- Two sailors who were missing are found dead, authorities say
- Seven other sailors are hospitalized after toxic smoke on a submarine
- The chief of the navy has stepped down following a series of problems on vessels
- In August, an explosion on another Indian submarine killed all 18 sailors on board
Two Indian sailors were found dead Thursday a day after the submarine they were on filled with toxic smoke, authorities said.
The accident, the latest in a series of problems plaguing the Indian fleet, prompted the chief of the country's navy to resign.
Seven crew members of the Russian-built submarine, the INS Sindhuratna, have been hospitalized after inhaling smoke emanating from one of the vessel's compartments early Wednesday while it was off the coast of Mumbai, the navy said.
Two other sailors on the submarine had been reported missing. Their bodies were found Thursday in a smoke-affected compartment of the vessel, authorities said.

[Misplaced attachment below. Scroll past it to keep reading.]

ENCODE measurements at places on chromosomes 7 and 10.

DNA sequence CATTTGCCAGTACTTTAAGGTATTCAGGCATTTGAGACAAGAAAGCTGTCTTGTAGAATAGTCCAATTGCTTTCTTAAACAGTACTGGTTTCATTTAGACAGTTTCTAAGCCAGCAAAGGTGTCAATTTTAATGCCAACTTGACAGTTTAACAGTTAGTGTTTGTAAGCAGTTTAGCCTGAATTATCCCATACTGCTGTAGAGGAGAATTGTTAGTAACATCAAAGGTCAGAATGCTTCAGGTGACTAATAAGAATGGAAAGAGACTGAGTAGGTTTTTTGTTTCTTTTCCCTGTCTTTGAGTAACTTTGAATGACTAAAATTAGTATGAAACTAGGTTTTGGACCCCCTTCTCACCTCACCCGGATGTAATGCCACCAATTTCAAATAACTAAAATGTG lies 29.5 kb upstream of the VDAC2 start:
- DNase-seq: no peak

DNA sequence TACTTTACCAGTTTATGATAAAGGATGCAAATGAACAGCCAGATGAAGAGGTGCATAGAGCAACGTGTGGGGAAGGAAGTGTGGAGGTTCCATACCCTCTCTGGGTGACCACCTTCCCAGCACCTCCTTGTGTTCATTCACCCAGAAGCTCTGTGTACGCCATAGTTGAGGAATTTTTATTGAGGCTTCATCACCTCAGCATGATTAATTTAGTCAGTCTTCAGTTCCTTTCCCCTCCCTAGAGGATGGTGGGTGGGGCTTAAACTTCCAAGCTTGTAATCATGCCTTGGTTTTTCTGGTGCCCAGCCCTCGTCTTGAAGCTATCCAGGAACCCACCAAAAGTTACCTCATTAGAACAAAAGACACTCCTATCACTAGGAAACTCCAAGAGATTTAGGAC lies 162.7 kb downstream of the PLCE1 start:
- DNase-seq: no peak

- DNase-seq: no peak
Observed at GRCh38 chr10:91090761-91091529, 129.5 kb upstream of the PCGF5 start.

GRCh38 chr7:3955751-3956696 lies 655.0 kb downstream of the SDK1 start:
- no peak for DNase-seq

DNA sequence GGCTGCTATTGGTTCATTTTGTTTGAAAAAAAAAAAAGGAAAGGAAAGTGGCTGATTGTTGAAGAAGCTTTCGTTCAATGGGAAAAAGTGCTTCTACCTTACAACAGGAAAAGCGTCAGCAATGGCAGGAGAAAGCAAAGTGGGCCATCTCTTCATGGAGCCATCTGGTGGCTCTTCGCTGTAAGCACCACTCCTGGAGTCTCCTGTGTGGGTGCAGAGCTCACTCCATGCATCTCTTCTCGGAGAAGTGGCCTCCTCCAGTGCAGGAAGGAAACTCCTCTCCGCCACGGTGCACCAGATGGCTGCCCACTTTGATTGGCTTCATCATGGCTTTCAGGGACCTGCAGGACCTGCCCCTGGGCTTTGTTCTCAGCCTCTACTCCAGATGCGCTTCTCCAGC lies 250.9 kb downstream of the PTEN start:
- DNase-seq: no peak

Adm. D.K. Joshi, the navy's chief of staff, stepped down Wednesday after news of the problems on the submarine emerged, the government said.
Joshi took "moral responsibility for the accidents and incidents which have taken place during the past few months," the defense ministry said in a statement.
The Indian navy declined to provide an exact number of how many incidents had taken place on vessels in recent months, saying only that there had been "a couple of serious accidents involving submarines."
In August, an explosion and fire
sank another of India's Russian-made submarines, the INS Sindhurakshak, killing all 18 sailors on board. That was the navy's deadliest peacetime disaster.
The cause of the smoke Wednesday on the Sindhuratna is still under investigation, the navy said.
The Indian navy has been struggling to modernize its aging submarine fleet, which, like much of the Indian military, relies heavily on Russian hardware.
Analysts say the current number of submarines is far fewer than India needs
to patrol is lengthy coastline, but plans to update the fleet have been held up because of technical problems, bureaucracy and higher-than-expected costs.